Report says Australia is an easy target for bank app trojans…Australian banks with poor privacy protections! Quelle surprise!

June 13, 2022 |

The Australian reports breathlessly with Australia an ‘easy target’ for bank app trojans that Australian banks are vulnerable to malware with 13 of 34 apps being targeted by a variety of banking trojans. Given Australian financial institutions spotty records when it comes to data breaches this story hardly deserves the column inches it gets.  In April last year NAB repaid customers $687,000 for a data breach.  In August 2019 hackers breached tens of thousands of Australian banking accounts through PayID.  In May 2018 the Commonwealth Bank of Australia lost the personal financial histories of 12 million customers.  And being a bank it decided that its customers did not need to know.  The information was contained in magnetic tapes which, of course, were not encrypted. 

So the most recent Australian story is worth a run but hardly a novel turn of events. The criticisms in the article about inadequate infrastructure, ineffective consumer protection laws and a poor mindset have applied for many years.  There is no incentive to change.  The consequences of a data breach are embarrassment, sitting across the table from the Information Commissioner for a few hours and compensation for those account holders who lost money through fraud.  That is small change compared to what banks should be doing to properly maintain a satisfactory cyber security system.  Governments of whatever stripe have not seen any point legislating real protections and resourcing and staffing the regulator’s office with people who will take serious action against malefactors. In the United States the Federal Trade Commission would impose a multi million dollar penalty on banks with banking apps prone to a trojan attack and impose a 10 – 20 year enforceable undertaking involving constant reviewing of their systems.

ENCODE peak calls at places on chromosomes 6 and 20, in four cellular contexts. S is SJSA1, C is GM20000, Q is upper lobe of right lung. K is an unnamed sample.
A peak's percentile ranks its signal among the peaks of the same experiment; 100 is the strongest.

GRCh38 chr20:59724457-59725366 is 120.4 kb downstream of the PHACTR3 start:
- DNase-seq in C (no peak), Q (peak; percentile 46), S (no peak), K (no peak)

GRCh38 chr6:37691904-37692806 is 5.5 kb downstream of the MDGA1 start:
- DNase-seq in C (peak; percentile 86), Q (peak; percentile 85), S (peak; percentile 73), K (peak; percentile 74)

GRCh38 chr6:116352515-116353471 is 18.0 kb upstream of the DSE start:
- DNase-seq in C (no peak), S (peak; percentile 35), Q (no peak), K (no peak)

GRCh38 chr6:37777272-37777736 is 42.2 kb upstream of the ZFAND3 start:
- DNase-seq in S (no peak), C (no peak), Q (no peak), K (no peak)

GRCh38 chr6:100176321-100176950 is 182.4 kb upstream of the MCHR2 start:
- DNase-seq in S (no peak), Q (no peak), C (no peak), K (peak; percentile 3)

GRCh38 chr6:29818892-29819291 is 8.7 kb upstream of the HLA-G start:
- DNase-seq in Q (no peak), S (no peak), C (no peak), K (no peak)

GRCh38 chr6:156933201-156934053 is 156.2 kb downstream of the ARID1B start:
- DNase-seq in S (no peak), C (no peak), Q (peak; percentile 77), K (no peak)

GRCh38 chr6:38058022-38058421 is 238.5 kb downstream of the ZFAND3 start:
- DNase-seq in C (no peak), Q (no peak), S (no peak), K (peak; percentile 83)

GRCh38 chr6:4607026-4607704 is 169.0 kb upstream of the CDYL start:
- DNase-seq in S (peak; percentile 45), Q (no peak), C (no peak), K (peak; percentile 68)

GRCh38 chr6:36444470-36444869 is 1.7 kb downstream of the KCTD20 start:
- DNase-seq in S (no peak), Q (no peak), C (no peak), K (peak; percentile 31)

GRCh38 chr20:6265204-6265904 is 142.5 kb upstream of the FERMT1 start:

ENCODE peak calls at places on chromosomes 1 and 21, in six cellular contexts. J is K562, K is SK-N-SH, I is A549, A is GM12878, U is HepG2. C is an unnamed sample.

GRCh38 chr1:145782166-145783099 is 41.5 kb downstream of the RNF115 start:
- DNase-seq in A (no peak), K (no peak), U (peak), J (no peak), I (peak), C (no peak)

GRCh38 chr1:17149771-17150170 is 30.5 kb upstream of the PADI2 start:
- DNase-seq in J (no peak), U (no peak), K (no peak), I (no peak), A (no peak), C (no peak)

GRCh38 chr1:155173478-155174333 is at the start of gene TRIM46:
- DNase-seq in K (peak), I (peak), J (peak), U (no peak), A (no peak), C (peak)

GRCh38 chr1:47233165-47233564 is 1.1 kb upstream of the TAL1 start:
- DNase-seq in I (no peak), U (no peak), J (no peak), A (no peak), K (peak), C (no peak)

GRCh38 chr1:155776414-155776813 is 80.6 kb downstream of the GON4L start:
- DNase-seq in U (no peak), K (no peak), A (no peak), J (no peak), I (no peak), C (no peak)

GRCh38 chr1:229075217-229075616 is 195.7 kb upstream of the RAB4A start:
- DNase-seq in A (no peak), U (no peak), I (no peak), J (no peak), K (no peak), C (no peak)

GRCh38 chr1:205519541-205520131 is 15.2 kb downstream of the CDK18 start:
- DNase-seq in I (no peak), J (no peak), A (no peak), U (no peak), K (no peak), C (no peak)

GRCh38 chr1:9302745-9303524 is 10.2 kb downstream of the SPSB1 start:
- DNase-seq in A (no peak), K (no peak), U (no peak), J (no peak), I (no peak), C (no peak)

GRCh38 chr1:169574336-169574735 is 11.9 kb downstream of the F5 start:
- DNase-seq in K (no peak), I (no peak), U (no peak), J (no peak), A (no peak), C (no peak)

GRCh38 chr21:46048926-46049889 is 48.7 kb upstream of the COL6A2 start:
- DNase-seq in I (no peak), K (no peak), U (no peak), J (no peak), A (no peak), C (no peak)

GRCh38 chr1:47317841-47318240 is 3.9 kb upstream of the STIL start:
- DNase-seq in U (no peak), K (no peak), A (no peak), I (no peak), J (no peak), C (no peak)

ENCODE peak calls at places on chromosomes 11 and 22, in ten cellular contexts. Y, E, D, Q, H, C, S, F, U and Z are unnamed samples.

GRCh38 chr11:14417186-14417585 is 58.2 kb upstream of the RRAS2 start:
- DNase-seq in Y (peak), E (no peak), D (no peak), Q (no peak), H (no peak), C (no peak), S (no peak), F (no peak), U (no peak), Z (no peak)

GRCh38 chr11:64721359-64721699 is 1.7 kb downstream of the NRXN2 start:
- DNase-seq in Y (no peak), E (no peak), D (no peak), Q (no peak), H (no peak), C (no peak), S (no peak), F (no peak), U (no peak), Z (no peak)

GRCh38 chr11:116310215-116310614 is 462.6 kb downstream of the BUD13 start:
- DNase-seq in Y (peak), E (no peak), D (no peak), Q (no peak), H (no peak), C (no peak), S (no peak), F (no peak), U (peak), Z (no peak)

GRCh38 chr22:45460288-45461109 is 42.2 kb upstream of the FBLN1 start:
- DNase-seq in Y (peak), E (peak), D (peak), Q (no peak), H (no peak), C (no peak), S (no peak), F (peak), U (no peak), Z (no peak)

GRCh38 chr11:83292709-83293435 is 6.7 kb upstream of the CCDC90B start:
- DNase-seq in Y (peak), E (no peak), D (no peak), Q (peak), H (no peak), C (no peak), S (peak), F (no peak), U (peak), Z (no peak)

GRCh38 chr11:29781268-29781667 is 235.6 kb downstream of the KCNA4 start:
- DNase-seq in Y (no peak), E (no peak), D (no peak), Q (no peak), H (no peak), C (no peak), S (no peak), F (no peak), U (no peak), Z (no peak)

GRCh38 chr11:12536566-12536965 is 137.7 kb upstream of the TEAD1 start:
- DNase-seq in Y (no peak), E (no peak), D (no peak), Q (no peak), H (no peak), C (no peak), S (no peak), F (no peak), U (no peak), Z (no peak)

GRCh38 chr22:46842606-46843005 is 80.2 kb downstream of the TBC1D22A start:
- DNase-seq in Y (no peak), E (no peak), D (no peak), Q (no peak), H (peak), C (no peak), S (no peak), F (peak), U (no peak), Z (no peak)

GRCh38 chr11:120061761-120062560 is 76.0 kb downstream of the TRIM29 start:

The article provides:

Australia is the fourth most targeted country in the world for mobile banking app malware, with 34 of the nation’s banking apps under attack from malicious backdoor programs known as trojans, according to a new report.

Of these 34 apps, 13 are being targeted by three or more banking trojans, putting users at higher risk of having their financial information stolen, the research from mobile security company Zimperium shows.

Australia’s subpar hardwired infrastructure and high mobile device use, alongside a lack of consumer protection, made it an easier target, said the report’s author, Zimperium director of threat reporting, Richard Melick.

“(Australia’s) physical hardwired infrastructure is horrendous – it is slow and outdated. So per capita, your residents use their mobile devices more than most other developed countries,” Mr Melick told The Australian.

“On top of that, there’s not a lot of Australian consumer protection when it comes to how some of this malware spreads … Telstra and other organisations are looking into protections, but for now, it’s almost like it’s an easy target.”